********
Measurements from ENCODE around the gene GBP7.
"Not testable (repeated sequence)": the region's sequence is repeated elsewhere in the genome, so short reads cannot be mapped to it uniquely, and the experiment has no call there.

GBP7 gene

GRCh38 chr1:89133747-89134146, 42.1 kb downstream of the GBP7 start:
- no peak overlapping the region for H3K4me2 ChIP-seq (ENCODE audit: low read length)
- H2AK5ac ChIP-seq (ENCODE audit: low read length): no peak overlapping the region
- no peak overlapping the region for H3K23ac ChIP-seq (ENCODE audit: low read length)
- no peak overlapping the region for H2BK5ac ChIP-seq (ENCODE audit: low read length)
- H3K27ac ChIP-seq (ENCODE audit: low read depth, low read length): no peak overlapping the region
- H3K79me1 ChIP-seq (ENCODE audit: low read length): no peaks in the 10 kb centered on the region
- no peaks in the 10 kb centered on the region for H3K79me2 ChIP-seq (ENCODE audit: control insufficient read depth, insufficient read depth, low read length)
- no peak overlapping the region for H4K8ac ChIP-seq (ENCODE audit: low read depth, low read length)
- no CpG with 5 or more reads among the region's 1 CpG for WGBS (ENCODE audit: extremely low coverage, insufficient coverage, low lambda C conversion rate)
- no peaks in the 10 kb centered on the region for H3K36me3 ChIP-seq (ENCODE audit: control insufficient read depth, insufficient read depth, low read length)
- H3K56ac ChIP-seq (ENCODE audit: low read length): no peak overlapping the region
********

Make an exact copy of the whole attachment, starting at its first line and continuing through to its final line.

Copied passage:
Measurements from ENCODE around the gene GBP7.
"Not testable (repeated sequence)": the region's sequence is repeated elsewhere in the genome, so short reads cannot be mapped to it uniquely, and the experiment has no call there.

GBP7 gene

GRCh38 chr1:89133747-89134146, 42.1 kb downstream of the GBP7 start:
- no peak overlapping the region for H3K4me2 ChIP-seq (ENCODE audit: low read length)
- H2AK5ac ChIP-seq (ENCODE audit: low read length): no peak overlapping the region
- no peak overlapping the region for H3K23ac ChIP-seq (ENCODE audit: low read length)
- no peak overlapping the region for H2BK5ac ChIP-seq (ENCODE audit: low read length)
- H3K27ac ChIP-seq (ENCODE audit: low read depth, low read length): no peak overlapping the region
- H3K79me1 ChIP-seq (ENCODE audit: low read length): no peaks in the 10 kb centered on the region
- no peaks in the 10 kb centered on the region for H3K79me2 ChIP-seq (ENCODE audit: control insufficient read depth, insufficient read depth, low read length)
- no peak overlapping the region for H4K8ac ChIP-seq (ENCODE audit: low read depth, low read length)
- no CpG with 5 or more reads among the region's 1 CpG for WGBS (ENCODE audit: extremely low coverage, insufficient coverage, low lambda C conversion rate)
- no peaks in the 10 kb centered on the region for H3K36me3 ChIP-seq (ENCODE audit: control insufficient read depth, insufficient read depth, low read length)
- H3K56ac ChIP-seq (ENCODE audit: low read length): no peak overlapping the region